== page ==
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clean out the database

  • is there a way to clean out my database of tables and/or content that is no longer used?

    I’ve used a number of plugins through various different themes and not all the plugins I currently use, require the misc data in my database.

    How can I optimize my database to clean out all the clutter?

Viewing 7 replies - 1 through 7 (of 7 total)
  • You can clean out the wp_options table manually or, if you’re not comfortable doing that you can try the Clean Options Plugin.

    There’s really no need to do that… MySQL really doesn’t care about how much data it stores.

    You can attempt a manual clean-up, but you need to understand the data architecture of both WordPress and plugins really well. Say, you find a table in your WordPress database called wp_something. Is this table used by WordPress or by one of the plugins? If it is a plugin-created table, is it a plugin that’s currently used or did it get left behind by a plugin that is no longer used?

    If you’re still inclined to try, the best way is to export your blog into a WXR file, drop all tables in the WordPress database, rerun WordPress installation, and then import the WXR file. The obvious problem with this approach is that any data that your plugins used to store outside of WordPRess’ default data structures will be lost.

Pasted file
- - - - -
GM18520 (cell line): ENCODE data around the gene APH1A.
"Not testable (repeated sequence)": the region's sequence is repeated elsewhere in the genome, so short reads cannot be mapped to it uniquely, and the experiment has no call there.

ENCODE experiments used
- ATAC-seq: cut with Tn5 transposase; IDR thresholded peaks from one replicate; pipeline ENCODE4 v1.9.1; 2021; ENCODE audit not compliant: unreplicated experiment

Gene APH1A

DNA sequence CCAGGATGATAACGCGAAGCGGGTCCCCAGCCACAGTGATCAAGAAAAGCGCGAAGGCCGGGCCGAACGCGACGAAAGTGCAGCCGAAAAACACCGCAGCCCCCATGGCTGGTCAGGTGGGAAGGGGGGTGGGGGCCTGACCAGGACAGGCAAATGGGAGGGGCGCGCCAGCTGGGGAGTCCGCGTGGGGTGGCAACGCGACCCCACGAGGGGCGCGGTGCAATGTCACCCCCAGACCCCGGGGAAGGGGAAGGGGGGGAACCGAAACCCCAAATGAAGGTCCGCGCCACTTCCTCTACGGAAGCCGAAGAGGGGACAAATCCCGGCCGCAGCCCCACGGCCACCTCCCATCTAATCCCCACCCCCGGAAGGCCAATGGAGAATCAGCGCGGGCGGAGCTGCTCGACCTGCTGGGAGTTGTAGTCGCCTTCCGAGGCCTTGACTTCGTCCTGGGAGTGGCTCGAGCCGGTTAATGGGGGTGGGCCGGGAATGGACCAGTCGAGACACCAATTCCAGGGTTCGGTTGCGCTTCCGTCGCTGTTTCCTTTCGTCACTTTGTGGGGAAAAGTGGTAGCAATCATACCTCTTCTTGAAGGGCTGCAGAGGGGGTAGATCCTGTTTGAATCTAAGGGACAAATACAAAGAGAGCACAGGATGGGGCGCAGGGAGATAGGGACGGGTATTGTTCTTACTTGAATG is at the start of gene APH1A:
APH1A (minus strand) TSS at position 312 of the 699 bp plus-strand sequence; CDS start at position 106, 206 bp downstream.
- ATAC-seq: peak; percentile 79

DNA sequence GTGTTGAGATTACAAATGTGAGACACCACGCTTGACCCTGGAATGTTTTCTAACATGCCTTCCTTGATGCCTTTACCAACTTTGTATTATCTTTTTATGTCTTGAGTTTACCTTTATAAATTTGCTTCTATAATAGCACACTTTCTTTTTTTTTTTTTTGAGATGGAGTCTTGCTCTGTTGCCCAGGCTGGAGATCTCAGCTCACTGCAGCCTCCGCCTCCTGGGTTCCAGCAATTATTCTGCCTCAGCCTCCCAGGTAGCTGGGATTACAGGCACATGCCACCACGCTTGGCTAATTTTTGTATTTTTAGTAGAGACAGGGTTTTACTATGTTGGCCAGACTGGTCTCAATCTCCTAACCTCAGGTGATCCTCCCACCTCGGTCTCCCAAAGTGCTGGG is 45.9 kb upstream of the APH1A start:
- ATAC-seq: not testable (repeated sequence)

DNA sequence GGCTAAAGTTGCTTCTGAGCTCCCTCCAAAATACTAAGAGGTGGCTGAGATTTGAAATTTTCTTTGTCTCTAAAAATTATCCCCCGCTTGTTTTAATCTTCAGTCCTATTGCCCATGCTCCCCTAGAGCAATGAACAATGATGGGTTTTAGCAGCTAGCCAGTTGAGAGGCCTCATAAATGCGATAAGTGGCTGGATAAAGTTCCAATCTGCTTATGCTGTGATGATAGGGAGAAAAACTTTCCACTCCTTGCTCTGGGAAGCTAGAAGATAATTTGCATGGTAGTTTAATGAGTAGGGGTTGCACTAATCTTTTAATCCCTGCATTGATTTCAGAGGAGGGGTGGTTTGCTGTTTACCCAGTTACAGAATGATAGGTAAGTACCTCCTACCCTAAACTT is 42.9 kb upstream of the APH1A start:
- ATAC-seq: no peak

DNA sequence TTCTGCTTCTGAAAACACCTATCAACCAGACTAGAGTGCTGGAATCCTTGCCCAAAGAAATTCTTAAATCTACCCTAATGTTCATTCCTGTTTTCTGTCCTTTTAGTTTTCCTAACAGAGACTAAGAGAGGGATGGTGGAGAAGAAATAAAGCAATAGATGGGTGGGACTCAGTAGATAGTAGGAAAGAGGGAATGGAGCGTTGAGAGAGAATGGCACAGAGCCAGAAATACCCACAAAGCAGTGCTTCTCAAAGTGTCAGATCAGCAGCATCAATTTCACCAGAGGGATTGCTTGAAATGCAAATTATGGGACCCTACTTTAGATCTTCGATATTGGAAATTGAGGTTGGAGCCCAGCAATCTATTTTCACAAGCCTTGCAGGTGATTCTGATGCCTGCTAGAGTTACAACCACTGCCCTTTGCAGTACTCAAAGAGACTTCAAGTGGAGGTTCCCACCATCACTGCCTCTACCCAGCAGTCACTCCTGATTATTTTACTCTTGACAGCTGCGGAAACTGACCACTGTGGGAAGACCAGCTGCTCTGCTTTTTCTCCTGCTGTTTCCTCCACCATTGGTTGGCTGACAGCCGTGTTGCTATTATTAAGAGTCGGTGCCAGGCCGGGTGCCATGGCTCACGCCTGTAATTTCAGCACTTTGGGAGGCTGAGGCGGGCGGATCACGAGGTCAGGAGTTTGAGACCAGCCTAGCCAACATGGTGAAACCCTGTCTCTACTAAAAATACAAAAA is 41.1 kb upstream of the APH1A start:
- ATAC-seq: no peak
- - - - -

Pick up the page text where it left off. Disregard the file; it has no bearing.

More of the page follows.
Hmm what is the WXR file?

    I’ve never heard of the WXR file. can you link me to the docs for it?

    WordPress eXtended RSS (WXR)

    This files is created, when you export your blog via. Manage > export in WordPress admin.

    Ah great. Thanks Rok

    I agree with you that MySQL doesn’t care about obsolote data stored.
    But there are many plugins which create tables and they remain in database even after get installed.
    I think it will be really good to have some reliable way to remove all this unnecessary info.
    Its not just for performance, but also for easier administration and management.
    At one time my wordpress database had almost 80 tables!
    I think wordpress should create use two database prefixes.
    Core table should get wp_<something>
    while plugin table should get wp_plug_<something>


    That’s exactly what I’m talking about.

    I will often test a plugin and then it wont do what I want, but there are misc tables left in my database that I dont need, so I want to clean them out for usability and ease of use for me personally — not necessarily for performance.

    I’ve been trying to talk to some devs about implementing an “uninstall standard” for plugins, hopefully it will get moved forward so there’s a standard for it.

Viewing 7 replies - 1 through 7 (of 7 total)
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